In the first place the imitation of the Orient showed itself plainly in political institutions. To be convinced of this fact it is sufficient to compare the government, of the empire in the time of Augustus with what it had become under Diocletian. At the beginning of the imperial régime Rome ruled the world but did not govern it. She kept the number of her functionaries down to a minimum, her provinces were mere unorganized aggregates of cities where she only exercised police power, protectorates rather than annexed countries. As long as law and order were maintained and her citizens, functionaries and merchants could transact their business, Rome was satisfied. She saved herself the trouble of looking after the public service by leaving broad authority to the cities that had existed before her domination, or had been modeled after her. The taxes were levied by syndicates of bankers and the public lands rented out. Before the reforms instituted by Augustus, even the army was not an organic and permanent force, but consisted theoretically of troops levied before a war and discharged after victory.
Rome's institutions remained those of a city. It was difficult to apply them to the vast territory she attempted to govern with their aid. They were a clumsy apparatus that worked only by sudden starts, a rudimentary system that could not and did not last.
What do we find three centuries later? A strongly centralized state in which an absolute ruler, worshiped like a god and surrounded by a large court, commanded a whole hierarchy of functionaries; cities divested of their local liberties and ruled by an omnipotent bureaucracy, the old capital herself the first to be dispossessed of her autonomy and subjected to prefects. Outside of the cities the monarch, whose private fortune was identical with the state finances, possessed immense domains managed by intendants and supporting a population of serf-colonists. The army was composed largely of foreign mercenaries, professional soldiers whose pay or bounty consisted of lands on which they settled. All these features and many others caused the Roman empire to assume the likeness of ancient Oriental monarchies.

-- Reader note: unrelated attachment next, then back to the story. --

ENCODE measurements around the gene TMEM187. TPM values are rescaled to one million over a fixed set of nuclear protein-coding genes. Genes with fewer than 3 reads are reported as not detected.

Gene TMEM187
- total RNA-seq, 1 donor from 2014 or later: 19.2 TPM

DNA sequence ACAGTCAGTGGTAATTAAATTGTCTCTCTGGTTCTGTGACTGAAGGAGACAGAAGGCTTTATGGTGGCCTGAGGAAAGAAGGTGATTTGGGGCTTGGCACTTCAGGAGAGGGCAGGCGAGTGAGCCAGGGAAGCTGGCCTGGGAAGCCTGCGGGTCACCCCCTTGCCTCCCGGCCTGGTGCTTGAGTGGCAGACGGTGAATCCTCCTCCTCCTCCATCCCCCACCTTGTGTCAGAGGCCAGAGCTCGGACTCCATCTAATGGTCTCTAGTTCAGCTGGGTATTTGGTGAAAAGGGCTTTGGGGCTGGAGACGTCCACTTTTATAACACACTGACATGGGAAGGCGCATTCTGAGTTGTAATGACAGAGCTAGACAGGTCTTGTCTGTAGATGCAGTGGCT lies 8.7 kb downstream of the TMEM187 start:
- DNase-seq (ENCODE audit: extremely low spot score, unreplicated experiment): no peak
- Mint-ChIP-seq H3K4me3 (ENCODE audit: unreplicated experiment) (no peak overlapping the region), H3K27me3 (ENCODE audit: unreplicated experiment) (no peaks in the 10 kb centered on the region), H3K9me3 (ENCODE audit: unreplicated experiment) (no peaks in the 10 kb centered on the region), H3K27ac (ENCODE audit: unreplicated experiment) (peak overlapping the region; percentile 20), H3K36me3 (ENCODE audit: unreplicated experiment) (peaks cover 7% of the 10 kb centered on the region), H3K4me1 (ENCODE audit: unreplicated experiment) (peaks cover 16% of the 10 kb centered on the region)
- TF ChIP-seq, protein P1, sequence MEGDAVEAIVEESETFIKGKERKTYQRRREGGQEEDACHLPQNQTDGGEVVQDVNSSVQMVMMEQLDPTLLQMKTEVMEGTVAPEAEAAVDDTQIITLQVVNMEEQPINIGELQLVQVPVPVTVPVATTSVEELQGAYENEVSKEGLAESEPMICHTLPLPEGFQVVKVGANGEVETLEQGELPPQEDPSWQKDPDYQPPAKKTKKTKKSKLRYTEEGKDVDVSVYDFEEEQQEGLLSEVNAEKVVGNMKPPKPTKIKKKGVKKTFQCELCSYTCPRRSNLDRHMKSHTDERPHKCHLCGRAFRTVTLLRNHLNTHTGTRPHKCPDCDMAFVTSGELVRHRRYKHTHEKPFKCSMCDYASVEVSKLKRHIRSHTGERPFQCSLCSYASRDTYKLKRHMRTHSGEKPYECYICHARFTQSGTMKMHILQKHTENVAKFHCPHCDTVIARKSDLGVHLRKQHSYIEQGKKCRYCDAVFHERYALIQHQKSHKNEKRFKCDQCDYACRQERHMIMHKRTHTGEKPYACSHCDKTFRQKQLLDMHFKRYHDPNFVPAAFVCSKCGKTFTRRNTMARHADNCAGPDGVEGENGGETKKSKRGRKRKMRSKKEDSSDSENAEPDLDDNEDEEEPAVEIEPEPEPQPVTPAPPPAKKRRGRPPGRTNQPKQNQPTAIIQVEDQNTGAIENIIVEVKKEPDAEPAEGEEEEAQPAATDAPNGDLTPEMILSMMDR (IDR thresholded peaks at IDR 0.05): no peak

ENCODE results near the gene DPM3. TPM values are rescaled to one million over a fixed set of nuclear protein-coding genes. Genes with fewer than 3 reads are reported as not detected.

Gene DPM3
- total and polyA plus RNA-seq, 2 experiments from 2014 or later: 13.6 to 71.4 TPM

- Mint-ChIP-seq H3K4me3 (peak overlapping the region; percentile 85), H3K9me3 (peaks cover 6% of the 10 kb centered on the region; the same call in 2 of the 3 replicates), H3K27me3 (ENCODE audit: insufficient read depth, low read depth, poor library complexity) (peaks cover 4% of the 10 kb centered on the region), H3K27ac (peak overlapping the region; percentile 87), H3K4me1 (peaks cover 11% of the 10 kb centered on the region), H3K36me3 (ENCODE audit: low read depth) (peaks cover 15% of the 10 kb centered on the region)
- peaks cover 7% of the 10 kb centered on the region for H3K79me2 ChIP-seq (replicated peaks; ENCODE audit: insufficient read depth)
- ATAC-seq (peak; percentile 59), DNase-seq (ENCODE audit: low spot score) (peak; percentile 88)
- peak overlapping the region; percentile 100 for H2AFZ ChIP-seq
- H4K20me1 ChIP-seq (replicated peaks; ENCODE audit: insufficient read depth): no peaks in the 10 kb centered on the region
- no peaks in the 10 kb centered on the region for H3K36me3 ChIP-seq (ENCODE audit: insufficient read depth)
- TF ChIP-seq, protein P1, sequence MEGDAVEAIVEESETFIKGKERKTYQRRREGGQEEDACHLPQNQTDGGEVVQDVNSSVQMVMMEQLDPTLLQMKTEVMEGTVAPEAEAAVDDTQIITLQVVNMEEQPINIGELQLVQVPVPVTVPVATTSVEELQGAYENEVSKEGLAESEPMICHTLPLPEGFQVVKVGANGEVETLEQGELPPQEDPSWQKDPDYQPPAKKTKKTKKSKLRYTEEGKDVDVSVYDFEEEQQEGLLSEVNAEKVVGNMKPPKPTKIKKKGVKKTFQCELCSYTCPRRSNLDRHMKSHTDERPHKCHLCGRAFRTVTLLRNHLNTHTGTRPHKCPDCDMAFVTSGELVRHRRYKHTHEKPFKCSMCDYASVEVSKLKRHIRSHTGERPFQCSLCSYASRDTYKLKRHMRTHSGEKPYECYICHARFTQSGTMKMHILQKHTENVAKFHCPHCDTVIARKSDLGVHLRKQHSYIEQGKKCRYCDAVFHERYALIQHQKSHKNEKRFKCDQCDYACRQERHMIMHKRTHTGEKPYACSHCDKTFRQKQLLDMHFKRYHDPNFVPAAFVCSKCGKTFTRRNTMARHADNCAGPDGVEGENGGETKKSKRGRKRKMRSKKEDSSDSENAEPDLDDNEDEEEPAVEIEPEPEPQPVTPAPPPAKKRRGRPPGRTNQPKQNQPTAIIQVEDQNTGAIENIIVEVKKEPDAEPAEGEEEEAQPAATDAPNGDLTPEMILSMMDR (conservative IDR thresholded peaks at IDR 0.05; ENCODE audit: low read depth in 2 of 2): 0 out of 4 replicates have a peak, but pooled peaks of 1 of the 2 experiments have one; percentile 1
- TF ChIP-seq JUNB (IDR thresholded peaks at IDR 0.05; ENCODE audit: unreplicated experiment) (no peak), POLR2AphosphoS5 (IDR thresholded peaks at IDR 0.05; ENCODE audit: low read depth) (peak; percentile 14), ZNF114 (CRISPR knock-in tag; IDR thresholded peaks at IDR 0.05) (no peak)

It would be impossible to admit that like causes produce like results, and then maintain that a similarity is not sufficient proof of an influence in history. Wherever we can closely follow the successive transformations of a particular institution, we notice the action of the Orient and especially of Egypt. When Rome had become a great cosmopolitan metropolis like Alexandria, Augustus reorganized it in imitation of the capital of the Ptolemies. The fiscal reforms of the Cæsars like the taxes on sales and inheritances, the register of land surveys and the direct collection of taxes, were suggested by the very perfect financial system of the Lagides, and it can be maintained that their government was the first source from which those of modern Europe were derived, through the medium of the Romans. The imperial saltus, superintended by a procurator and cultivated by metayers reduced to the state of serfs, was an imitation of the ones that the Asiatic potentates formerly cultivated through their agents. It would be easy to increase this list of examples. The absolute monarchy, theocratic and bureaucratic at the same time, that was the form of government of Egypt, Syria and even Asia Minor during the Alexandrine period was the ideal on which the deified Cæsars gradually fashioned the Roman empire.